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Paper

Money Talks?

Risks and Responses in India’s Solar Sector

Kanika Chawla
June 2016 | Renewables

Suggested citation:Chawla, Kanika. 2016. Money Talks? - Risks and Responses in India’s Solar Sector. New Delhi: Council on Energy, Environment and Water.

Overview

This working paper examines the risk prevalent in solar finance market. The analysis is based on the responses of 50 financiers, who have either contributed or evaluated proposals to contribute debt or equity to solar power projects in India. It captures the various impediments that financiers perceive and how financial flows react to each of these risk variables. Further, it provides risk mitigation and new sources of finance supply in the industry.

The government estimated an investment of USD 92 billion, which would be required to reach the 100 GW solar target. However, the availability of finance for solar projects has not kept pace with the optimistic commitment being made by government and developers.

Key highlights

  • The total investment requirements to meet the 100 GW would range between USD 120 billion and USD 147 billion, including costs of projects, metering infrastructure and gas-based back-up.
  • Public sector banks have committed USD 10 billion to solar power projects over the next six years, with additional commitments being made by private banks such as YES Bank and ICICI Bank.
  • The debt from banks and Non-Banking Finance Companies (NBFCs) is mostly constrained by off-taker risk, followed by technology risk, construction and regulatory risks in the form of clearances, land acquisition, and rule of law, raising the risk profile of solar projects.
  • The debt from international organisations is constrained by off-taker risk, foreign exchange risk and construction and regulatory risk. Equity from international organisations is highly sensitive to technology risk associated with a solar project.
  • The risks that are likely to plague equity investors are technology risks, offtaker risk, foreign exchange risk and construction and regulatory risks. Equity investors are especially affected by policy uncertainty and project delays, which have been categorised as regulatory risks.
  • Institutional investment is not being directed towards solar as institutional investors prefer low risk projects, with high credit ratings.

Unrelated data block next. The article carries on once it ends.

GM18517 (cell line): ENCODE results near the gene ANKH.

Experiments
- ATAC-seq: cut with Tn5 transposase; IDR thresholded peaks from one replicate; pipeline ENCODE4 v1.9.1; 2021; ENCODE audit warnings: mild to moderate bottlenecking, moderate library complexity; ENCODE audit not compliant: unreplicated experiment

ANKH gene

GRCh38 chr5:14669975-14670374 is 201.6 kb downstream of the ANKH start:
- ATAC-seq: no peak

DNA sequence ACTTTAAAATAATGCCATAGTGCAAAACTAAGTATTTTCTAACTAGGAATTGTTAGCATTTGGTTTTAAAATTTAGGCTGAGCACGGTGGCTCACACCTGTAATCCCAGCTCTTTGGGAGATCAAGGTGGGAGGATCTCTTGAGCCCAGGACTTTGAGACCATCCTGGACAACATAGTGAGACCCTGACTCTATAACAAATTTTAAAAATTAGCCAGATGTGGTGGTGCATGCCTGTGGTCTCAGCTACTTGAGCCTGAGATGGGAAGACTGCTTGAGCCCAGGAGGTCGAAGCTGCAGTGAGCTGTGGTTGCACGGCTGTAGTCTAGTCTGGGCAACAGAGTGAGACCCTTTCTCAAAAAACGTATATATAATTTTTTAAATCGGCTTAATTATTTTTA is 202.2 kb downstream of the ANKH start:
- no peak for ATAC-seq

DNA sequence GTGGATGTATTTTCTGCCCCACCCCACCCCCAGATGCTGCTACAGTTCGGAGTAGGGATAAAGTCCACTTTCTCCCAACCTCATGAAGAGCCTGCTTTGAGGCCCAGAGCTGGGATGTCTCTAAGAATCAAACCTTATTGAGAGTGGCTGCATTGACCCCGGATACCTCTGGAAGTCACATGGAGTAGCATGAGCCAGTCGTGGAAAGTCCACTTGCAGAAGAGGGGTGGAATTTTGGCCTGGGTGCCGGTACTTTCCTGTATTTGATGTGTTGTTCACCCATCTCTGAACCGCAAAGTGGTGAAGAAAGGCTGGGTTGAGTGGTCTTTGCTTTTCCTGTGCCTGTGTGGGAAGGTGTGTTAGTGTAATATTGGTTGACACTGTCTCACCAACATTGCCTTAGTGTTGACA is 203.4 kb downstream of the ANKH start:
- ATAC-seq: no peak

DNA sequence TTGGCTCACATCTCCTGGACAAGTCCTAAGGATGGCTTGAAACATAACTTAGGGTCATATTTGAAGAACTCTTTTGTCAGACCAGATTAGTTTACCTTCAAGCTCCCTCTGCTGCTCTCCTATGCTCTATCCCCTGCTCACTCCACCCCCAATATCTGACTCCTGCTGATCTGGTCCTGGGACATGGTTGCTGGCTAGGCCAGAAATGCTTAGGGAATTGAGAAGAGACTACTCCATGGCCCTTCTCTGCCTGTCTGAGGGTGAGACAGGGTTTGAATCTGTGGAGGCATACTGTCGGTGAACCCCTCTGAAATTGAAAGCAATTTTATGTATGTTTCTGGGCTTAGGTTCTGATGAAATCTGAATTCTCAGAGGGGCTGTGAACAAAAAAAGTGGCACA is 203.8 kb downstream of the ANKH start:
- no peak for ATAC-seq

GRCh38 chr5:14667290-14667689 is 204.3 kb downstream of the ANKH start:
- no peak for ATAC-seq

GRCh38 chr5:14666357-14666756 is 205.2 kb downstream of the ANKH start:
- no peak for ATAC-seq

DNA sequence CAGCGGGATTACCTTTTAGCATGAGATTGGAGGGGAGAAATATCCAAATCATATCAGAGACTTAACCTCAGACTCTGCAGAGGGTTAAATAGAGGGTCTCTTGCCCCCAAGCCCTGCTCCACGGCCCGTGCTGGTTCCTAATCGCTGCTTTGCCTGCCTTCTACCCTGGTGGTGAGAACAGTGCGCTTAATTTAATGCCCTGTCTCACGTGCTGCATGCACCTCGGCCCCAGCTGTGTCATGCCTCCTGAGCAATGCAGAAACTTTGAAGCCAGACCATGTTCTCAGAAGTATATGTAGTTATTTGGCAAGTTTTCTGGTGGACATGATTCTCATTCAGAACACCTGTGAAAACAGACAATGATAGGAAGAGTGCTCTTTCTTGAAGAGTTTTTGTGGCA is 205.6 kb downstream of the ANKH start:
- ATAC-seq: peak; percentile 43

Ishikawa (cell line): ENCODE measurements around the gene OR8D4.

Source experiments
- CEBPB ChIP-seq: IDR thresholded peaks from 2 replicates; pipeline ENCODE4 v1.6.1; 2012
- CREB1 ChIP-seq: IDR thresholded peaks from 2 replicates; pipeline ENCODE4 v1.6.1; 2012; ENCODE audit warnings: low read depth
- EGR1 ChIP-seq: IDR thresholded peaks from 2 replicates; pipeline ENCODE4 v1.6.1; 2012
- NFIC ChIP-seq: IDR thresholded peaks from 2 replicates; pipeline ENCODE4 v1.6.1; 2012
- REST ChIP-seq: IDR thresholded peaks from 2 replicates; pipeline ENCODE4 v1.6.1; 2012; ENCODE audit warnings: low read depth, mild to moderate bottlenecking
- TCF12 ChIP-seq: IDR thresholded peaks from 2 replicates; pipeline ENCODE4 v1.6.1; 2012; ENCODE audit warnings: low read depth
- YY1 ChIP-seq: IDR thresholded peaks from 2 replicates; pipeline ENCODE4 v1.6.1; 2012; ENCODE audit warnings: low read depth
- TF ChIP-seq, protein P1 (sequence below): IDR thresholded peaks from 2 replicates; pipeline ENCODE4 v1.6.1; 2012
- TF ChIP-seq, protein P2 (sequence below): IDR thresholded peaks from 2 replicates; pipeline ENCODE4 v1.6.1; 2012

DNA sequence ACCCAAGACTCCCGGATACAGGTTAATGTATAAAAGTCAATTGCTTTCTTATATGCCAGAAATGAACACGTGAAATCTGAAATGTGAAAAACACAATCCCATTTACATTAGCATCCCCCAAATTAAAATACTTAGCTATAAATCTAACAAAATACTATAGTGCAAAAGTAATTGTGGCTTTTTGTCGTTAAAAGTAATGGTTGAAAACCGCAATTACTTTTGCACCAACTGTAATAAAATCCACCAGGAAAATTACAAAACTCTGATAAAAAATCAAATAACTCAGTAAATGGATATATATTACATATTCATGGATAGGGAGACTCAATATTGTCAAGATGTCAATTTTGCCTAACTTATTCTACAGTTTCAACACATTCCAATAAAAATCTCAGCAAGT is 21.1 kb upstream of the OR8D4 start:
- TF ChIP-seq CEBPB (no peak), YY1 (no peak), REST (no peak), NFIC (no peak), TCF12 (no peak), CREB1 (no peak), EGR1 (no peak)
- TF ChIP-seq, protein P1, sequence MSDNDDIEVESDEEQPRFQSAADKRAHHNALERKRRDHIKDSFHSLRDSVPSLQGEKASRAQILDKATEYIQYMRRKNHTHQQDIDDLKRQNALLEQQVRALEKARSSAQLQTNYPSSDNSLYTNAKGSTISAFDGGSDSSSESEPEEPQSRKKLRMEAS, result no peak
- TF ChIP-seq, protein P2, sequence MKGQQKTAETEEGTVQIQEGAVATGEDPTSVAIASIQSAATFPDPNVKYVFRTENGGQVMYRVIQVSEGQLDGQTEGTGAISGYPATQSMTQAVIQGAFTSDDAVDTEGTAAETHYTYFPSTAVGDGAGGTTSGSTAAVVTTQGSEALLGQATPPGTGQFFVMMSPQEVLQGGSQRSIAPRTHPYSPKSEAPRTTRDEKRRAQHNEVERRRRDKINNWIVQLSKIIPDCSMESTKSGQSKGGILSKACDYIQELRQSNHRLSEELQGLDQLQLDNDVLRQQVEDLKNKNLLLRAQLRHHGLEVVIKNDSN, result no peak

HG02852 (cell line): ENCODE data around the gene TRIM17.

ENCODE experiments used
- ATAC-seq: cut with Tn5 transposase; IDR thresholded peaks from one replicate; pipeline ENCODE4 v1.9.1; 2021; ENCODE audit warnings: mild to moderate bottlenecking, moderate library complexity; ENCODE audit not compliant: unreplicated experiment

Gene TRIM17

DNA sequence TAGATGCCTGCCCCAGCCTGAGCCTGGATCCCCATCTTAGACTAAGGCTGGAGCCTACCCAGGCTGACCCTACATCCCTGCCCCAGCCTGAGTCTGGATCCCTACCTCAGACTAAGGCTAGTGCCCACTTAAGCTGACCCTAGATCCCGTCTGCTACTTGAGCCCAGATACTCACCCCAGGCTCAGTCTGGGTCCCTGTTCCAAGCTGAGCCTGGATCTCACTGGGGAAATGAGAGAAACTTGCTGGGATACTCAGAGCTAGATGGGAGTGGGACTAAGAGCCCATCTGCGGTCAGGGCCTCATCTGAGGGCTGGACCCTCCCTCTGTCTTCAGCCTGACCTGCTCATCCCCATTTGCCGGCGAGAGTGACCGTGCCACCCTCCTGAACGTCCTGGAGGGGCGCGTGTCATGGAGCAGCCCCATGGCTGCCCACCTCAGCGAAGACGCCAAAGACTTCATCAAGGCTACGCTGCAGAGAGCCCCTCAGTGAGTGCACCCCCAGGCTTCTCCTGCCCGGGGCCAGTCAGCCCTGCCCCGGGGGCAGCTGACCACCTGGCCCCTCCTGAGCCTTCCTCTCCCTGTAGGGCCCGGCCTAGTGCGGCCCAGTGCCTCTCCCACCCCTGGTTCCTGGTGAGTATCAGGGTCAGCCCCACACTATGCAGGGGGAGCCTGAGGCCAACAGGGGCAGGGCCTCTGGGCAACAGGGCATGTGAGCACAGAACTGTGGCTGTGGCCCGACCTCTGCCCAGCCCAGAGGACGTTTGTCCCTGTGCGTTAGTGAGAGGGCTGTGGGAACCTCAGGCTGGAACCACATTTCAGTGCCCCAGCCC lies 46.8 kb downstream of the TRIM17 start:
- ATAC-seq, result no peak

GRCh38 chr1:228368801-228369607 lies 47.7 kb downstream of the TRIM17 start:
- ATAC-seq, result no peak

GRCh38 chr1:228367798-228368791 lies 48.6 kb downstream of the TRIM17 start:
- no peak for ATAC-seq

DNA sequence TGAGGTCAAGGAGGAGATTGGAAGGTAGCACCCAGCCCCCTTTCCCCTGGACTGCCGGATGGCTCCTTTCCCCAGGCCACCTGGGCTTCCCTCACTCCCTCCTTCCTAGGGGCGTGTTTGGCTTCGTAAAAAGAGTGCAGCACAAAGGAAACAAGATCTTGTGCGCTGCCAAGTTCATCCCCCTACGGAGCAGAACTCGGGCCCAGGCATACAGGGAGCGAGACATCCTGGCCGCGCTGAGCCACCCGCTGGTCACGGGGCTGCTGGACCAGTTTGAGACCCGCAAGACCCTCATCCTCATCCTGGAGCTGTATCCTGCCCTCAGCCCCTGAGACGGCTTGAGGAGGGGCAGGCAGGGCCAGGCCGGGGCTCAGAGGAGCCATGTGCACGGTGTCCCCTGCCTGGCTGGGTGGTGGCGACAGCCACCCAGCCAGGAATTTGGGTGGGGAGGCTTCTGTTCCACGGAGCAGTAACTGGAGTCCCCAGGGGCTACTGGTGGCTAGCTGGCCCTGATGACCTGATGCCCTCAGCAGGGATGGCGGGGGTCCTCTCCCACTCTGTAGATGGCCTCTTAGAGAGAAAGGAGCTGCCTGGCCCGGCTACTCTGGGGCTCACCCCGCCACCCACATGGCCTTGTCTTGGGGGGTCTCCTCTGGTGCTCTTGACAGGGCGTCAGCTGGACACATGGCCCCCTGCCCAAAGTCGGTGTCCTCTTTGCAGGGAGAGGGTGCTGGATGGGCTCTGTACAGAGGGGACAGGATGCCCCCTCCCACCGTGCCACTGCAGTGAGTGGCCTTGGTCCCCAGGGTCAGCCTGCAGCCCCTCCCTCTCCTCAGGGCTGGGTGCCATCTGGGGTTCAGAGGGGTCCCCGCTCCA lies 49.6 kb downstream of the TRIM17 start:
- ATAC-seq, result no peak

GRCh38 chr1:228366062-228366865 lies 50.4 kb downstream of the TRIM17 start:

Composition of Financiers Interviewed

Source: Author's analysis

  • Nearly 75 per cent of the bankers interviewed expressed concern over the delays in projects due to policy paralysis plaguing clearances and land acquisition.
  • Nearly 67 per cent of respondents suggested that private equity from foreign investors or lack of familiarity with the project developer, especially in the case of first-time developers, raised the risk profile of solar projects.
  • Government policies such as single window clearances for solar projects in some states, such as Andhra Pradesh and Tamil Nadu, and the setting up of solar energy zones and solar parks, reduce the construction and regulatory risk significantly.
  • A total of 33 solar parks have been approved across 21 states in India, with a total sanctioned budget of USD 57.5 million.
  • The proposed green corridor project would provide a dedicated transmission network for renewable energy, connecting solar parks around the country and mitigate infrastructural challenges.
  • Foreign financing is often affected by currency fluctuations.
  • Debt financing in India faces challenges such as inferior terms of debt from bank loans and the lack of a robust bond market.
  • The regulatory constraints include the RBI stipulating a loan ceiling of USD 2.3 million per borrower for purposes like solar based generation.

Key recommendations

  • Create a model agreement for Infrastructure Debt Funds (IDF) and NBFC, which include government guarantees for off-taker risks and robust termination procedure for solar projects. This could attract large sums of institutional finance, into operational solar projects.
  • Set-up a credit enhancement mechanism which could be managed through international organisations, leveraging their high credit rating to lower risk premium on select solar projects.
  • Reduce risks by financing through green bonds, which could fill some of financial gaps and mobilise large quantities of finance at lower interest rates often for longer tenures than bank loans. A green bank is another supply enhancing mechanism that can be used.
  • Restructure the debt of utilities and improve their efficiency.
  • Leverage the role of international finance, as it plays a critical role in India’s renewable energy deployment.
  • Use innovative instruments to mobilise finance from sources that have not yet been explored or tapped at scale, in line with the investments needed to reach 100 GW of installed solar capacity by 2022.
Certification and standardisation of solar technology could bring down the cost of due diligence required to be done by the lenders. Currently, certification of solar PV modules is not mandatory. The high cost of testing and certification, ranging between USD 38,500 – 41,500 per project47, deters developers from getting certified despite the benefits.

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